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stitute a part of speech or word! nor a part of thought! Animal wants are occasioned by certain involuntary sensations; and are wholly acts of instinct: words are voluntary articulations; the primary object of which is intellectual communication. A man, who was born dumb, and who has since been taught to articulate, is actuated by feelings of want and desire; the inferior creatures are influenced by wants and desires in common with men; and the inferior creatures are emphatically called dumb animals. But, let it be asked, who has ever accused the dumb man, or the inferior creature, of uttering a part of speech? Such a theorist asserts, also, that in naming a person, we can have no idea of him but in a state of being, acting, or suffering; therefore, he infers that the verb was antecedent to the substantive. Let it be retorted: what idea can I or any man have of the state of the being, acting, or suffering of any thing independently of something? None: because we can have no true conception of any mode or accidents, but we must conceive a SUBSTratum or suBJECT WHEREIN they are. To assert, therefore, that the verb is the original part of speech, i. e. that the verb is antecedent to the substantive, implies a contradiction. It is implying that a thing is before it is; which is a manifest absurdity: "Nam quod non est agere non potest; nec ipsa res esse potuit, antequam esset."+
Bishop of Worcester and Locke.
The nature of the verb-its being, action, &c.-time-preliminary elucidations deduced from the action and re-action of balls-metaphysical science recommended-verb the life of language, but not the cause of the existence of the substantive-atheistical philosophy-an exposition of its absurdities recommended, as subsidiary to the theory for unfolding the force and application of the verb.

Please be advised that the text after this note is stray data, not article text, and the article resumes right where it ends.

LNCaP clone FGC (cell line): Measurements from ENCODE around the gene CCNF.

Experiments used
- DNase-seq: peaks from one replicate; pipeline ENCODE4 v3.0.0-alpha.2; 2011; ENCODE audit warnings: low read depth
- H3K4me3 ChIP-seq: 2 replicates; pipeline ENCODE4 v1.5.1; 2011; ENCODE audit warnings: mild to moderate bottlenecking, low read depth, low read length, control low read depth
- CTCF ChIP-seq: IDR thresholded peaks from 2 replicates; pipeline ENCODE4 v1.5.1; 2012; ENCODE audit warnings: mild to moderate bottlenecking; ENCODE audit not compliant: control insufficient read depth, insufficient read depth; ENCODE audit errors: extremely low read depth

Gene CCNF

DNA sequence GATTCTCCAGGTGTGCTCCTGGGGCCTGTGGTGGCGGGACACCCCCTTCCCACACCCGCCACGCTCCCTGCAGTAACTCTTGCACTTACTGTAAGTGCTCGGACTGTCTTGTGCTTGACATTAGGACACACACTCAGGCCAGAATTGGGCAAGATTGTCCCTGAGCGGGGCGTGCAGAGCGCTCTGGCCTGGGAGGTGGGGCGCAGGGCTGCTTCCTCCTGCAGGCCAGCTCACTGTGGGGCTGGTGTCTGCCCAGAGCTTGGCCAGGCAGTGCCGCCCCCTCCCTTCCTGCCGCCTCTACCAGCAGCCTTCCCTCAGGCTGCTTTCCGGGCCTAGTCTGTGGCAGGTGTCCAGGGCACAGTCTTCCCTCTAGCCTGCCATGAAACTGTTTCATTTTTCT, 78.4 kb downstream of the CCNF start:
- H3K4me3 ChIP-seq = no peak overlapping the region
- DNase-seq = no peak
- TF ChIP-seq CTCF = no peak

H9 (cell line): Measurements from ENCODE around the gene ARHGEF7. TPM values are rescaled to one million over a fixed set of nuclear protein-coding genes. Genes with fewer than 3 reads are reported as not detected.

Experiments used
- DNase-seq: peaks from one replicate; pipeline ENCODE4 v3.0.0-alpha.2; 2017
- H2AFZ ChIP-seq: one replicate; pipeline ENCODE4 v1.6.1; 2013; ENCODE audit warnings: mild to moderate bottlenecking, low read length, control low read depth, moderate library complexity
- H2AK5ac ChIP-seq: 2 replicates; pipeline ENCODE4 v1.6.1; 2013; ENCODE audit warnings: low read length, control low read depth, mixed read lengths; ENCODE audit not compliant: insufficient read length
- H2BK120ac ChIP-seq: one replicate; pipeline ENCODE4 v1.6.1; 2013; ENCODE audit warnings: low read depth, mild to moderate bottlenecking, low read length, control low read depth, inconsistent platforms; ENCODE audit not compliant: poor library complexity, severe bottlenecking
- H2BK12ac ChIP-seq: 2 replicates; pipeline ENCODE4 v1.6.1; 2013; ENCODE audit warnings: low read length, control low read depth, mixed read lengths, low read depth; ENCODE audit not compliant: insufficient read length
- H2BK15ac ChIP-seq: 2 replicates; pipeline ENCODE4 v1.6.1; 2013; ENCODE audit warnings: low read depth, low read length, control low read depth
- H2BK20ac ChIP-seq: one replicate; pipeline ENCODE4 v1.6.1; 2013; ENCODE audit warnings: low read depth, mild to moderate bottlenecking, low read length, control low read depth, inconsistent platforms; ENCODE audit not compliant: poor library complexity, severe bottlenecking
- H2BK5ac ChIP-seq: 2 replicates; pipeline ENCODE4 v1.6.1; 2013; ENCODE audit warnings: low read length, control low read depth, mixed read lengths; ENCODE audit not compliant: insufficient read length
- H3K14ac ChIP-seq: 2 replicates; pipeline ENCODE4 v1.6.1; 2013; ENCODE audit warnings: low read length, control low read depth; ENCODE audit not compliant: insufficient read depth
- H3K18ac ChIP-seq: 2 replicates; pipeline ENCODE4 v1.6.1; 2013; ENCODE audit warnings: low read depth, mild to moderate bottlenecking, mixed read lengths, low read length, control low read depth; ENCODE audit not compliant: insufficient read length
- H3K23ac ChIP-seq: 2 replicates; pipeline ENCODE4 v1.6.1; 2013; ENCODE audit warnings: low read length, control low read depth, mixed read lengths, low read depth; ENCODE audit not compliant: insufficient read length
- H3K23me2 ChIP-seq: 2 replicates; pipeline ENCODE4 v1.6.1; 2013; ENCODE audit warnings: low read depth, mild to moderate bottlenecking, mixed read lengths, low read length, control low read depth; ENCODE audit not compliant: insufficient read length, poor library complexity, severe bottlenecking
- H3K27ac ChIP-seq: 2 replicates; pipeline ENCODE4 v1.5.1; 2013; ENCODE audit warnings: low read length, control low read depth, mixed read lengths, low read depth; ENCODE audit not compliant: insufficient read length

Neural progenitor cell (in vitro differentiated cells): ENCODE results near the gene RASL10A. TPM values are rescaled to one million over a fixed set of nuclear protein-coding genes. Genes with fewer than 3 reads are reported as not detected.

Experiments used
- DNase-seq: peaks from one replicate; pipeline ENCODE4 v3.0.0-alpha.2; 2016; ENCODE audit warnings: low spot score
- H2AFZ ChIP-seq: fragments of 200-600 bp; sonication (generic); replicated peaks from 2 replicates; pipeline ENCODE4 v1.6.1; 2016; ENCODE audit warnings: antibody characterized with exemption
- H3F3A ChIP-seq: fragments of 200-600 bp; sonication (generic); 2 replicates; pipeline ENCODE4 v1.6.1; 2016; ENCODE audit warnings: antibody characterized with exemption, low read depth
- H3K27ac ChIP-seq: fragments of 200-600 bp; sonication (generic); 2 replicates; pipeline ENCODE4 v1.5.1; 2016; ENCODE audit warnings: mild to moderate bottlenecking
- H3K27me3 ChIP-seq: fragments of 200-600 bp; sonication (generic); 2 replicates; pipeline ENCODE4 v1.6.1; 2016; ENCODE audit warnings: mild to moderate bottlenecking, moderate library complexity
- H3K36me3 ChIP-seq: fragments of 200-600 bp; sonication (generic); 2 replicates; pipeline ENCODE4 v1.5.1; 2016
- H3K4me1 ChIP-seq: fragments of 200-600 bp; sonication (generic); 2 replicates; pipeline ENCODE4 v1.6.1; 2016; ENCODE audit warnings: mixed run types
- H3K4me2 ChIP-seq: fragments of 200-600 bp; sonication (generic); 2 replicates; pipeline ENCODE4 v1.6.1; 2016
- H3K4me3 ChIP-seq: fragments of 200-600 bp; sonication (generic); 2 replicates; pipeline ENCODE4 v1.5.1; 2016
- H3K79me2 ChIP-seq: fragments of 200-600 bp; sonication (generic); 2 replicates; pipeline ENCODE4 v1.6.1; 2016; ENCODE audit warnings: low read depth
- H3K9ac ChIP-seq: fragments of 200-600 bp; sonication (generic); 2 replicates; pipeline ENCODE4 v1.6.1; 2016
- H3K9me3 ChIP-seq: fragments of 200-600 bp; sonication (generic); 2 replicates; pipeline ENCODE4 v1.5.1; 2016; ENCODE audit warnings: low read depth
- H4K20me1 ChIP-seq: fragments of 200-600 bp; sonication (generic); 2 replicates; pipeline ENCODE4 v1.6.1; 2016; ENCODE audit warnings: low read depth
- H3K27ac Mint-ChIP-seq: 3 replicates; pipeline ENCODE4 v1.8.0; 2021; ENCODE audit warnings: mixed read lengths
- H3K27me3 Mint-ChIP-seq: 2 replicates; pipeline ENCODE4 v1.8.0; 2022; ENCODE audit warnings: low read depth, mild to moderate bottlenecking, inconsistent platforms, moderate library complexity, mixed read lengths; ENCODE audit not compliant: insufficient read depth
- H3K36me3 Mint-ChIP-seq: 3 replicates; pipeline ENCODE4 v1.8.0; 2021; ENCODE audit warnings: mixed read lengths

was also true of the other. The difference between this and the name, moving ball, is now more apparent. The one is nomen substantivim, and the other simply nomen. Suppose the ball substans, or remaining, to be at rest: we now introduce another ball, moving; this is perceived to strike the other. One is called the moving, the other the moved ball; but, in fact, each is both moved and moving; for motion has been given, and is still continued, to both.-Before, therefore, we can arrive at any tolerable notion of the action of a verb, we feel the necessity of ascending a few steps higher than mere dead matter will carry us. Our reflexions must be concentrated and exercised upon and about ourselves, our being, and existence. In performing this operation of the mind, we must be careful not to confound and blend appetite, passion, and intellect with LANGUAGE. Words and language are the vocal and articulated signs and transcriptions of our thoughts and ideas, by which we are enabled to communicate those thoughts and ideas to others. This is the true meaning and use of language or speech; than which there is no other meaning nor signification to be attached to the word. The verb may be called the life of language; but the life of language must not be confounded with the materials, the mechanism, or the progress of language, any more than the intellectual life of man must be confounded with the material part of man. The blood which is the supposed vehicle of life in an animal, cannot exert itself as that vehicle without the power of motion; the cause, therefore, of that power of motion may be considered as the immediate cause of the life of an animal. The cause of this power is God. "He is the one supreme and perfect Being-independent in his existence, infinite in his